Now that we understand at a high level how a query optimizer operates, let us move onto how queries are planned in Rockset.
The first step before the planning phase is query parsing. The parser checks the SQL query string for syntactic correctness and then converts it to an abstract syntax tree (AST). This AST is the input to the query planner.
Let us use the following example query as we walk through the different steps of query planning.
SELECT foo.a FROM foo, bar WHERE foo.a = bar.b
The AST for this query is shown in Figure 3.
The query planner has the following key components:
A Memo is a recursive in-memory data structure used to efficiently store the forest of query plan alternatives generated during query planning.
It consists of the following components:
Memo Group: A Memo consists of a set of containers called groups. Each group contains logically equivalent expressions that each achieve the same group goal in different logical ways.
Memo Node: Each group expression in a memo group is called a memo node. Each memo node is an operator that has other memo groups as children. The memo nodes are subdivided into 2 types:
- Relational (e.g. Collection, Join Relation)
- Scalar (e.g. Expressions)
We have 2 different Memo structures to hold the relational and scalar memo nodes separately. A Relational Memo structure is used to store the relational memo nodes while a Scalar Memo structure stores the scalar memo nodes. Each memo node has a fingerprint that uniquely identifies it. Both the relational and scalar Memos store a unique set of the relational and scalar memo nodes, respectively. The scalar memo does not have groups since the most simplified version of a scalar memo node is stored in the scalar memo.
Figure 4 shows the initial contents of the Relational and Scalar Memos for our example query. The logical query plan translates to 4 memo groups, 2 for each
Collection, 1 for the
InnerJoin with empty predicates, and 1 for the
Filter. Group 0 (G0) is also called the root memo group since it corresponds to the root of the logical query plan.
During this step, plan alternatives are generated by applying a set of normalization rules to the plan nodes. Normalization is used mainly to simplify expressions, transform equivalent expressions to a canonical form, and apply optimizations that are believed to always be beneficial in order to save the CBO some work. These rules specify a series of transformations to be applied to a plan node when a particular match condition is satisfied. It is expected that these normalization rules do not lead to cyclic dependencies. The resulting memo nodes are stored in the Memo, which may result in creating new memo groups and/or adding new memo nodes to existing groups. Memo nodes resulting from the normalization of scalars (e.g., constant folding) are considered final. We ignore the cost of computing scalar expressions; we assume that equivalent scalar expressions (such as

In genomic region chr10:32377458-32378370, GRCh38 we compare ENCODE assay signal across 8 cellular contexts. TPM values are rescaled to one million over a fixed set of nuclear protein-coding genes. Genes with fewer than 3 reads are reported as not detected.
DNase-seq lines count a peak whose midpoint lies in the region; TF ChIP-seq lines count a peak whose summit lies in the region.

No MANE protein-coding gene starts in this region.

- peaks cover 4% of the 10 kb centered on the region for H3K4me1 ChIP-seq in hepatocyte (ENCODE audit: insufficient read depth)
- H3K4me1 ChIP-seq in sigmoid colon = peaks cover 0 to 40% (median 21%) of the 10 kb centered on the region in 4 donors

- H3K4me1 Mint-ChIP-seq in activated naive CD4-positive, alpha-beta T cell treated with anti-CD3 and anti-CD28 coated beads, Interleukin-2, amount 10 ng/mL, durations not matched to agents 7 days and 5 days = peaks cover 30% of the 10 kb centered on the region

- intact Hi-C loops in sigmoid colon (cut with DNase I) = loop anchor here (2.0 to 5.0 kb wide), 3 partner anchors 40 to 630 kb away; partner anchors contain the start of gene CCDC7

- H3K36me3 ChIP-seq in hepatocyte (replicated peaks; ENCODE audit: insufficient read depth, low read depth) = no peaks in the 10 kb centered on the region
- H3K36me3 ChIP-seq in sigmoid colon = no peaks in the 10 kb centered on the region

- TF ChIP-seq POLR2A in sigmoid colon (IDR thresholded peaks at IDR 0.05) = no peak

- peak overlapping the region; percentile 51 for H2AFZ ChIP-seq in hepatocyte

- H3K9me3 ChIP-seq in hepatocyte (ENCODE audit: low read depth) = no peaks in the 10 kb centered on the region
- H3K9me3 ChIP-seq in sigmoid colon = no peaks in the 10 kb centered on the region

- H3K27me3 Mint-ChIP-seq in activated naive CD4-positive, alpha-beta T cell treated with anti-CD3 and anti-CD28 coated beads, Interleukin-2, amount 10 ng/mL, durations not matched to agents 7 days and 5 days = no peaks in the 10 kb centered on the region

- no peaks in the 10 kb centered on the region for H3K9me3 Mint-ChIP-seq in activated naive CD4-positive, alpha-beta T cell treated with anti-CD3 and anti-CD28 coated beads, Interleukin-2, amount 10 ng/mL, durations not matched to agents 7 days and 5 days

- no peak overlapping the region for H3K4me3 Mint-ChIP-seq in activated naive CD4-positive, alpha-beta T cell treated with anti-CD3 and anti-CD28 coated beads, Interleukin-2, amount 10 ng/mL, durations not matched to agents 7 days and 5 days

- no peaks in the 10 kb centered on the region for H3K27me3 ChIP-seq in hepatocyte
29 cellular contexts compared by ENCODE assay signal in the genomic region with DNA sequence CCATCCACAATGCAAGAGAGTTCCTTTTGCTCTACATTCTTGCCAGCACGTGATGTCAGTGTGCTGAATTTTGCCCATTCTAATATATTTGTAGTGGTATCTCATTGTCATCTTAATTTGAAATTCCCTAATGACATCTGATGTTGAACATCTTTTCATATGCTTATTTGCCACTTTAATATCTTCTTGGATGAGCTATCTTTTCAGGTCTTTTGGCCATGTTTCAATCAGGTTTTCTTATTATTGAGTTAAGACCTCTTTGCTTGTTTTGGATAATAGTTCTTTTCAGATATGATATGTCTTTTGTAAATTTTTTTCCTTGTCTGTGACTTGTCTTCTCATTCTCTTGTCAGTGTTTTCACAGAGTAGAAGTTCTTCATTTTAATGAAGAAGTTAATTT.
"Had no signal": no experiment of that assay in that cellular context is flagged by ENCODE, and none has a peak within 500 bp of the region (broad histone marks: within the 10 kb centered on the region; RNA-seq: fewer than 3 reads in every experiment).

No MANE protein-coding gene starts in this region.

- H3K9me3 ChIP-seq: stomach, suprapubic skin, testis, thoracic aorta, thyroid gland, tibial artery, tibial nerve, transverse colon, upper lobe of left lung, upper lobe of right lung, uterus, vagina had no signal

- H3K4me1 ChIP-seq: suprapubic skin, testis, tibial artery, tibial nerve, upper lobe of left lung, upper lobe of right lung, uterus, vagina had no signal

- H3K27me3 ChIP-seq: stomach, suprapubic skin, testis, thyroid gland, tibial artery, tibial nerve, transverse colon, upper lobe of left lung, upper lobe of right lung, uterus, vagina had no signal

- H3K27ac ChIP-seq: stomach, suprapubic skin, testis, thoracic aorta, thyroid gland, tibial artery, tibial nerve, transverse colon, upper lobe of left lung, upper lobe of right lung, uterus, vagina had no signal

a + 2 and
2 + a) have the same cost (zero). It is only the relational memo nodes that are explored.
We have implemented our own rule specification language (RSL) to express these normalization rules. We convert these RSL rules to C++ code snippets using our own RSL compiler.
For instance, we can express constant folding in RSL as follows.
[Normalize, Name="evaluateConstantCall"] FunctionCall( func: *, args: * if (allConstant($args)) ) => Constant(value: evalFunction($func, $args))
This rule implies that if you encounter a
FunctionCall scalar memo node that has all constants for its arguments, replace it with a
Constant scalar memo node with its value equal to that of the evaluated function.
This is illustrated in Figure 5.
Going back to our example query, we can specify a normalization rule that produces an alternative plan by pushing down the predicate
foo.a = bar.b into the Inner Join operation, as opposed to applying it as a post join predicate.
[Normalize, Name="pushAfterJoinPredicatesIntoInnerJoin"] Filter( input: $j=Join(type: kInner, predicates: $join_pred=*), predicates: $pred=*) => replace($j, predicates: intersectPredicates($join_pred, $pred))
With this normalization,
SELECT foo.a FROM foo, bar WHERE foo.a = bar.b
effectively converts to
SELECT foo.a FROM foo INNER JOIN bar ON foo.a = bar.b
Figure 6 shows what the new Memo would look like after normalization. It only shows the memo groups that will be walked during exploration.
Exploration happens as part of the query optimization stage. During this phase, the various plan alternatives are costed by scoring dependent memo groups recursively, starting at a Memo’s root group. It is during this phase that the most efficient join strategy, join ordering, and access path would be picked to execute our example query. This is still work in progress and continues to be an active area of development for our team. We will talk about it at length in a future blog post.
The execution plan obtained as a result of exploration is forwarded to the execution engine, which distributes the tasks across machines to enable distributed query execution. The final results are then relayed back to the end user. We will cover the details about query execution in one of our future blog posts.
A lot of this continues to be actively developed, literally as I write this blog. If working on such exciting problems is your thing, we are hiring!
 Soliman, Mohamed A., et al. "Orca: a modular query optimizer architecture for big data." Proceedings of the 2014 ACM SIGMOD international conference on Management of data. ACM, 2014.